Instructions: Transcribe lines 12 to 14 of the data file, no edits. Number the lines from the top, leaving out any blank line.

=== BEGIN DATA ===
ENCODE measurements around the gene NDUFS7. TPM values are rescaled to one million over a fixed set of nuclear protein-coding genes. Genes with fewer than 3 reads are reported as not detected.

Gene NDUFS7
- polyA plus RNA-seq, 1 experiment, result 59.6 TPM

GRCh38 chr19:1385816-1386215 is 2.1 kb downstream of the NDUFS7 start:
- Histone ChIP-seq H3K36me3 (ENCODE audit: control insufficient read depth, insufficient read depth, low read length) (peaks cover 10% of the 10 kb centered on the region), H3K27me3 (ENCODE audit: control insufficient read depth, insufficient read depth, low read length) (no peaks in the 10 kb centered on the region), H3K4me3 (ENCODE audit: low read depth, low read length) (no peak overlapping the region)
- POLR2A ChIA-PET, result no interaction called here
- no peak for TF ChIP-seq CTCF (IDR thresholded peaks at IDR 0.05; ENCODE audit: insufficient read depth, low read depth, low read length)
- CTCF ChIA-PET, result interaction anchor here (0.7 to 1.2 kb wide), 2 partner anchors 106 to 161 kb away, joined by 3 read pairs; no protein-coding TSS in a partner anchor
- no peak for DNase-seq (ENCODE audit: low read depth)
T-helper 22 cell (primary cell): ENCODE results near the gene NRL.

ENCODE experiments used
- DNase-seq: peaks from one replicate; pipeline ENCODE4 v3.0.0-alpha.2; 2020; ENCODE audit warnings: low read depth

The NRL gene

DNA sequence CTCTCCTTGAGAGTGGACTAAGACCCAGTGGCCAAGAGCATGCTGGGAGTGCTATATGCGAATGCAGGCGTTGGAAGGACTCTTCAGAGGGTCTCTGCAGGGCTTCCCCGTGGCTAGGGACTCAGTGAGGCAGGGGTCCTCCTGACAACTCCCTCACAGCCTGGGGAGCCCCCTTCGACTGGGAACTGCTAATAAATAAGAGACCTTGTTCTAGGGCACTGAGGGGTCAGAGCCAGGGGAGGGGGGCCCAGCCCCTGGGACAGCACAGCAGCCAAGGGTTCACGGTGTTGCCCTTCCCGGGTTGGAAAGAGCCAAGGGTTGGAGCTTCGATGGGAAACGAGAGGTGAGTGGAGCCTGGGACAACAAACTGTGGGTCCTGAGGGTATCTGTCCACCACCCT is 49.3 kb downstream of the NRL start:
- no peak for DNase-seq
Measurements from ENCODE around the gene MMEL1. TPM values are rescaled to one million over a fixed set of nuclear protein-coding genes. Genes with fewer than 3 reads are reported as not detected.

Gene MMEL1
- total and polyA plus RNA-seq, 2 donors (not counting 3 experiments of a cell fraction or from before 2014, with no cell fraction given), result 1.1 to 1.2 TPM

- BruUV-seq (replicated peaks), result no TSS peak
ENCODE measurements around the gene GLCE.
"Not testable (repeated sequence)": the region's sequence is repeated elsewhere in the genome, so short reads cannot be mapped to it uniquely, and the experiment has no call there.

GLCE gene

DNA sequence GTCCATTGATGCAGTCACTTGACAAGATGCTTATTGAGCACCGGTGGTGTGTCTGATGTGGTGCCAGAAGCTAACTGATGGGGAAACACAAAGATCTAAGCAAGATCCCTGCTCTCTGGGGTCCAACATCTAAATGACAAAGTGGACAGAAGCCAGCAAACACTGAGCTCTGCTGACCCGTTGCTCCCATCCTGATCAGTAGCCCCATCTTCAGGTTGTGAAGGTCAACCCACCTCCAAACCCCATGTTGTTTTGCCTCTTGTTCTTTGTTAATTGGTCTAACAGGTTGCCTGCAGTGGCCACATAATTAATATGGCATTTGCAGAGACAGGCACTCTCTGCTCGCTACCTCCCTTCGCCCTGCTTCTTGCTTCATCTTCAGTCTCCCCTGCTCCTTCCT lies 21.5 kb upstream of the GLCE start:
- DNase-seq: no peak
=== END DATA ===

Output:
- DNase-seq: peaks from one replicate; pipeline ENCODE4 v3.0.0-alpha.2; 2020; ENCODE audit warnings: low read depth

The NRL gene

DNA sequence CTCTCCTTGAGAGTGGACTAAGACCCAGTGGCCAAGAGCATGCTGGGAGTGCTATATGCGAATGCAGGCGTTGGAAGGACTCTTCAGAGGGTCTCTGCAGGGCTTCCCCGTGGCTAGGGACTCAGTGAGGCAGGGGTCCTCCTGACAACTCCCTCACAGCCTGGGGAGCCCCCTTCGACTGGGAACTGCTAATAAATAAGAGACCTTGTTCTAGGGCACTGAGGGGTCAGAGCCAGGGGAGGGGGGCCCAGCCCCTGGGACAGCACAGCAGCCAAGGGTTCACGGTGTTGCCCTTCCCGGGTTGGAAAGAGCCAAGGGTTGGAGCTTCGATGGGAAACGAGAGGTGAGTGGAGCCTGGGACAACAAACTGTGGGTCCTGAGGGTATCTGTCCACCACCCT is 49.3 kb downstream of the NRL start: